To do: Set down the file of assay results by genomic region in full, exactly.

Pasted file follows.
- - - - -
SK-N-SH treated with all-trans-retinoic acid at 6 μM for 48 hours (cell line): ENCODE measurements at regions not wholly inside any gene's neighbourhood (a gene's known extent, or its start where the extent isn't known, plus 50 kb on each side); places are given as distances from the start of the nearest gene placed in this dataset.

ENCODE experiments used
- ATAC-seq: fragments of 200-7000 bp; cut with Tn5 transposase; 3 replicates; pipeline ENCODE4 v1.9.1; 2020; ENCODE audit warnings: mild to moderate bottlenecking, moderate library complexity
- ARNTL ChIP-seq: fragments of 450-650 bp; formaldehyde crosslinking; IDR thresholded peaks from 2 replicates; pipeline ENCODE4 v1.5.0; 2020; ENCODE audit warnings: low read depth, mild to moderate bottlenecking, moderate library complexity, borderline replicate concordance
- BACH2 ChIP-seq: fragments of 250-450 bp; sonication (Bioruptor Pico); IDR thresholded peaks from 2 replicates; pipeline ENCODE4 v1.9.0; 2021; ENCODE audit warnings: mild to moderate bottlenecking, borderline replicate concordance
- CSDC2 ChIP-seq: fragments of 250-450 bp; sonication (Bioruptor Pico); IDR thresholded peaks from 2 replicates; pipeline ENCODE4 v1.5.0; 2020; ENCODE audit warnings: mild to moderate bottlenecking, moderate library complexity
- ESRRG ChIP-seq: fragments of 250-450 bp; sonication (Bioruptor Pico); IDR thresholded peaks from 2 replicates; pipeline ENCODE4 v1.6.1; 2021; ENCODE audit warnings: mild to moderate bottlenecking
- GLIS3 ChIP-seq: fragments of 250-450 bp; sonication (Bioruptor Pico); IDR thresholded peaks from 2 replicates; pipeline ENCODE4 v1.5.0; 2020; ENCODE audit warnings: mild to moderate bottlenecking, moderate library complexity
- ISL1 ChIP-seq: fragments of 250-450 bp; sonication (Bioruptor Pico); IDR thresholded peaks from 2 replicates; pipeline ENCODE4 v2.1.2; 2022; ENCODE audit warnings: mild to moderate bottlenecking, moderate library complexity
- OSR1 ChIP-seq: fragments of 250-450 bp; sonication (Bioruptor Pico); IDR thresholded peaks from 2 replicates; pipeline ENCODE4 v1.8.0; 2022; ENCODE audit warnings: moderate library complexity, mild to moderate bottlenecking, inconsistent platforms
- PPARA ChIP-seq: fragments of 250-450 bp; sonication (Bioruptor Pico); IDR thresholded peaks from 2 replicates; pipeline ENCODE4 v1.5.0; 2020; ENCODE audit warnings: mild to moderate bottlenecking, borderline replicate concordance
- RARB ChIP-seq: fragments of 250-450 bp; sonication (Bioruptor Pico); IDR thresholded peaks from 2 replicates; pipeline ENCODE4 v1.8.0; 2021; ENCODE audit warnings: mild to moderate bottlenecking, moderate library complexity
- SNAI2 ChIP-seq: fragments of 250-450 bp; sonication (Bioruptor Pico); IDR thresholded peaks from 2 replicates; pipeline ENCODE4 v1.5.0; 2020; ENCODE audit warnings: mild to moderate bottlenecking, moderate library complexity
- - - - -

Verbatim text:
SK-N-SH treated with all-trans-retinoic acid at 6 μM for 48 hours (cell line): ENCODE measurements at regions not wholly inside any gene's neighbourhood (a gene's known extent, or its start where the extent isn't known, plus 50 kb on each side); places are given as distances from the start of the nearest gene placed in this dataset.

ENCODE experiments used
- ATAC-seq: fragments of 200-7000 bp; cut with Tn5 transposase; 3 replicates; pipeline ENCODE4 v1.9.1; 2020; ENCODE audit warnings: mild to moderate bottlenecking, moderate library complexity
- ARNTL ChIP-seq: fragments of 450-650 bp; formaldehyde crosslinking; IDR thresholded peaks from 2 replicates; pipeline ENCODE4 v1.5.0; 2020; ENCODE audit warnings: low read depth, mild to moderate bottlenecking, moderate library complexity, borderline replicate concordance
- BACH2 ChIP-seq: fragments of 250-450 bp; sonication (Bioruptor Pico); IDR thresholded peaks from 2 replicates; pipeline ENCODE4 v1.9.0; 2021; ENCODE audit warnings: mild to moderate bottlenecking, borderline replicate concordance
- CSDC2 ChIP-seq: fragments of 250-450 bp; sonication (Bioruptor Pico); IDR thresholded peaks from 2 replicates; pipeline ENCODE4 v1.5.0; 2020; ENCODE audit warnings: mild to moderate bottlenecking, moderate library complexity
- ESRRG ChIP-seq: fragments of 250-450 bp; sonication (Bioruptor Pico); IDR thresholded peaks from 2 replicates; pipeline ENCODE4 v1.6.1; 2021; ENCODE audit warnings: mild to moderate bottlenecking
- GLIS3 ChIP-seq: fragments of 250-450 bp; sonication (Bioruptor Pico); IDR thresholded peaks from 2 replicates; pipeline ENCODE4 v1.5.0; 2020; ENCODE audit warnings: mild to moderate bottlenecking, moderate library complexity
- ISL1 ChIP-seq: fragments of 250-450 bp; sonication (Bioruptor Pico); IDR thresholded peaks from 2 replicates; pipeline ENCODE4 v2.1.2; 2022; ENCODE audit warnings: mild to moderate bottlenecking, moderate library complexity
- OSR1 ChIP-seq: fragments of 250-450 bp; sonication (Bioruptor Pico); IDR thresholded peaks from 2 replicates; pipeline ENCODE4 v1.8.0; 2022; ENCODE audit warnings: moderate library complexity, mild to moderate bottlenecking, inconsistent platforms
- PPARA ChIP-seq: fragments of 250-450 bp; sonication (Bioruptor Pico); IDR thresholded peaks from 2 replicates; pipeline ENCODE4 v1.5.0; 2020; ENCODE audit warnings: mild to moderate bottlenecking, borderline replicate concordance
- RARB ChIP-seq: fragments of 250-450 bp; sonication (Bioruptor Pico); IDR thresholded peaks from 2 replicates; pipeline ENCODE4 v1.8.0; 2021; ENCODE audit warnings: mild to moderate bottlenecking, moderate library complexity
- SNAI2 ChIP-seq: fragments of 250-450 bp; sonication (Bioruptor Pico); IDR thresholded peaks from 2 replicates; pipeline ENCODE4 v1.5.0; 2020; ENCODE audit warnings: mild to moderate bottlenecking, moderate library complexity